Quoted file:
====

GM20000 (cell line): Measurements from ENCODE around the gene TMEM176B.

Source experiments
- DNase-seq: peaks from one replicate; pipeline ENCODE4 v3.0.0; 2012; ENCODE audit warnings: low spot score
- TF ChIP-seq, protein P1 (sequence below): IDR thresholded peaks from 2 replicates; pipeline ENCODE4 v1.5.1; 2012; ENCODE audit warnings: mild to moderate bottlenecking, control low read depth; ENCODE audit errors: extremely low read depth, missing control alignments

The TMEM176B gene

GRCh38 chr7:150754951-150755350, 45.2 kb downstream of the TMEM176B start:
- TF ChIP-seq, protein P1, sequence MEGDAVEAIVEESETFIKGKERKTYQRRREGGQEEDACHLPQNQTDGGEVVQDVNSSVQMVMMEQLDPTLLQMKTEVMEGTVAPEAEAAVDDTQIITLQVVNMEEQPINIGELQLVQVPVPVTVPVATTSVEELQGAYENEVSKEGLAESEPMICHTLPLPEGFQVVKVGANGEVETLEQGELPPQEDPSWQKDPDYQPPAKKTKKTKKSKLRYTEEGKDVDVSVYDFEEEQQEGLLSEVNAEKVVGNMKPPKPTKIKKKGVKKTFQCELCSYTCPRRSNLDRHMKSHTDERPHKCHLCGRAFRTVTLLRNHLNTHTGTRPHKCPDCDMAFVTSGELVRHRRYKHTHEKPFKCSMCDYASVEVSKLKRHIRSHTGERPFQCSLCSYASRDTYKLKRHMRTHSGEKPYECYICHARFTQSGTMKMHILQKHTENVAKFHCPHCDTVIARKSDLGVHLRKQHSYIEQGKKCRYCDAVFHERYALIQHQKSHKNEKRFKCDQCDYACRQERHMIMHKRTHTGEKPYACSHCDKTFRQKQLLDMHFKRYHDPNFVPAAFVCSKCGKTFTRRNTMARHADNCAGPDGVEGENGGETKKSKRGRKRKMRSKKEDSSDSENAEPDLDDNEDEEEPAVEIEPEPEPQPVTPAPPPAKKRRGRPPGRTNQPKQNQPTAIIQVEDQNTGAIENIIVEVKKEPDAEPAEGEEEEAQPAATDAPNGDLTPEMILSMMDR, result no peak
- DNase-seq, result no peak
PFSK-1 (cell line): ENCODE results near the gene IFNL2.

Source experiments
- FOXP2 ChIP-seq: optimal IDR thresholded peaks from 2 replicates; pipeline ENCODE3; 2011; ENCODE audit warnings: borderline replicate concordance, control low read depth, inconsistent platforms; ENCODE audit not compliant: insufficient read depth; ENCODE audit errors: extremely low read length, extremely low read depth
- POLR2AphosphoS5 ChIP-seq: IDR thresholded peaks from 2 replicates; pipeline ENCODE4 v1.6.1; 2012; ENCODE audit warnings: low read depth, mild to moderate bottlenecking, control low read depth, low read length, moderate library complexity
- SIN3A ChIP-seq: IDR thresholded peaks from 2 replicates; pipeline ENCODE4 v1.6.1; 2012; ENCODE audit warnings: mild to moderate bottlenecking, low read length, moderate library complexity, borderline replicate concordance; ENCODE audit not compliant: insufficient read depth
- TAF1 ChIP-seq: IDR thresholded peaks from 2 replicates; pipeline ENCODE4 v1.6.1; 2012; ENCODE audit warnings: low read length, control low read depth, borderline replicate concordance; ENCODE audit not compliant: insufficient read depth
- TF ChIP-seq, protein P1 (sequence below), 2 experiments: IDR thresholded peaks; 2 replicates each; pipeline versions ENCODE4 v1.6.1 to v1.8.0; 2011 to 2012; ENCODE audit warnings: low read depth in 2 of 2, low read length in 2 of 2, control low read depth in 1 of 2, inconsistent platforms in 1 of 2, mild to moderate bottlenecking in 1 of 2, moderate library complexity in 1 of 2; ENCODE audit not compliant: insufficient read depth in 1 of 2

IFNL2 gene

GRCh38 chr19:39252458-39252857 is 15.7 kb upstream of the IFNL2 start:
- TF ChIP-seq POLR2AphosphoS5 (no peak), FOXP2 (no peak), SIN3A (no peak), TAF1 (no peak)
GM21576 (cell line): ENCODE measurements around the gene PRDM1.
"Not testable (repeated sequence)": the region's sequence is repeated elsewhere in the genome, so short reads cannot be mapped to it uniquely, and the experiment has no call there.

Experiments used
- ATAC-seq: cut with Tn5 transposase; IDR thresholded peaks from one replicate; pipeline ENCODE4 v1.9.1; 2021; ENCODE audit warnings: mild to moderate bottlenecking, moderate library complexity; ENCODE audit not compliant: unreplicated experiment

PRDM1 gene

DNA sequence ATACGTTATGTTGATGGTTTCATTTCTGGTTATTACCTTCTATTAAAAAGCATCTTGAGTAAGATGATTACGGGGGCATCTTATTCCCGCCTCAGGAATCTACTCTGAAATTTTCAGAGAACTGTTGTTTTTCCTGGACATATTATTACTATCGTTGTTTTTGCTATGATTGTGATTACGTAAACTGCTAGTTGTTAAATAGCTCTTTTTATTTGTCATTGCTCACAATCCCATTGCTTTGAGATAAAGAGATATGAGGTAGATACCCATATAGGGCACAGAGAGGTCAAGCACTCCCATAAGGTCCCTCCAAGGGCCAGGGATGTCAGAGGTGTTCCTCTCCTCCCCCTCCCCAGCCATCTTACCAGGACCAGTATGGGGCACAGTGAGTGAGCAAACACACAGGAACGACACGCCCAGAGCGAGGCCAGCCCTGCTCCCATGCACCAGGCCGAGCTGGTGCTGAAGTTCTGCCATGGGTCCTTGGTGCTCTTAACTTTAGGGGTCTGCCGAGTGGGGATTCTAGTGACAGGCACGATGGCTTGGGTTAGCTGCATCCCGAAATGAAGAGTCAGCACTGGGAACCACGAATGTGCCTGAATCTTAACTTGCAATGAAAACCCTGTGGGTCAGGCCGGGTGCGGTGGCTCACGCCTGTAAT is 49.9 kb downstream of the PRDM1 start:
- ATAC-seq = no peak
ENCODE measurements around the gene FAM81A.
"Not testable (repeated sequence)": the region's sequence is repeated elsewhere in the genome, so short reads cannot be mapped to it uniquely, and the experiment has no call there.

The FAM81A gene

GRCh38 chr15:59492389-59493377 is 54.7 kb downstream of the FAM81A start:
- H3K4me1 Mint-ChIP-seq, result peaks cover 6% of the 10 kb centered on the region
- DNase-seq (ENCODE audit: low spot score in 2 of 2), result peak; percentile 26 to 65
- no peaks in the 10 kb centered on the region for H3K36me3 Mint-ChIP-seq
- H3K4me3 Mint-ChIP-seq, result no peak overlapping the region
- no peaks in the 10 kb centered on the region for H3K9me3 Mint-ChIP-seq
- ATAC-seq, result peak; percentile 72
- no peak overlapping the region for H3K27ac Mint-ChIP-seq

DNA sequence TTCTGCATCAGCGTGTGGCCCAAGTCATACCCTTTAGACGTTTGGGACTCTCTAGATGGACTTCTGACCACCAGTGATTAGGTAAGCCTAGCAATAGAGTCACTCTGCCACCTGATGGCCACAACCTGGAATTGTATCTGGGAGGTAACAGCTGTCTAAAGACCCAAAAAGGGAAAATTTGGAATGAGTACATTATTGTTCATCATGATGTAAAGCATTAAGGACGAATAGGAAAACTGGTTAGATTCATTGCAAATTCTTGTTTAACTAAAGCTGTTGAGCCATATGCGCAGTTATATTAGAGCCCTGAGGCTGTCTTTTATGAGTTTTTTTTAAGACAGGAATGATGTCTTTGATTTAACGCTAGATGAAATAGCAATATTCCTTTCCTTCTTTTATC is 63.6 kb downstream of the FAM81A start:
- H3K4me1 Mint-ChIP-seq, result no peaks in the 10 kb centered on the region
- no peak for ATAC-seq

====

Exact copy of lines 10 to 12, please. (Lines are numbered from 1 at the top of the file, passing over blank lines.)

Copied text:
Source experiments
- FOXP2 ChIP-seq: optimal IDR thresholded peaks from 2 replicates; pipeline ENCODE3; 2011; ENCODE audit warnings: borderline replicate concordance, control low read depth, inconsistent platforms; ENCODE audit not compliant: insufficient read depth; ENCODE audit errors: extremely low read length, extremely low read depth
- POLR2AphosphoS5 ChIP-seq: IDR thresholded peaks from 2 replicates; pipeline ENCODE4 v1.6.1; 2012; ENCODE audit warnings: low read depth, mild to moderate bottlenecking, control low read depth, low read length, moderate library complexity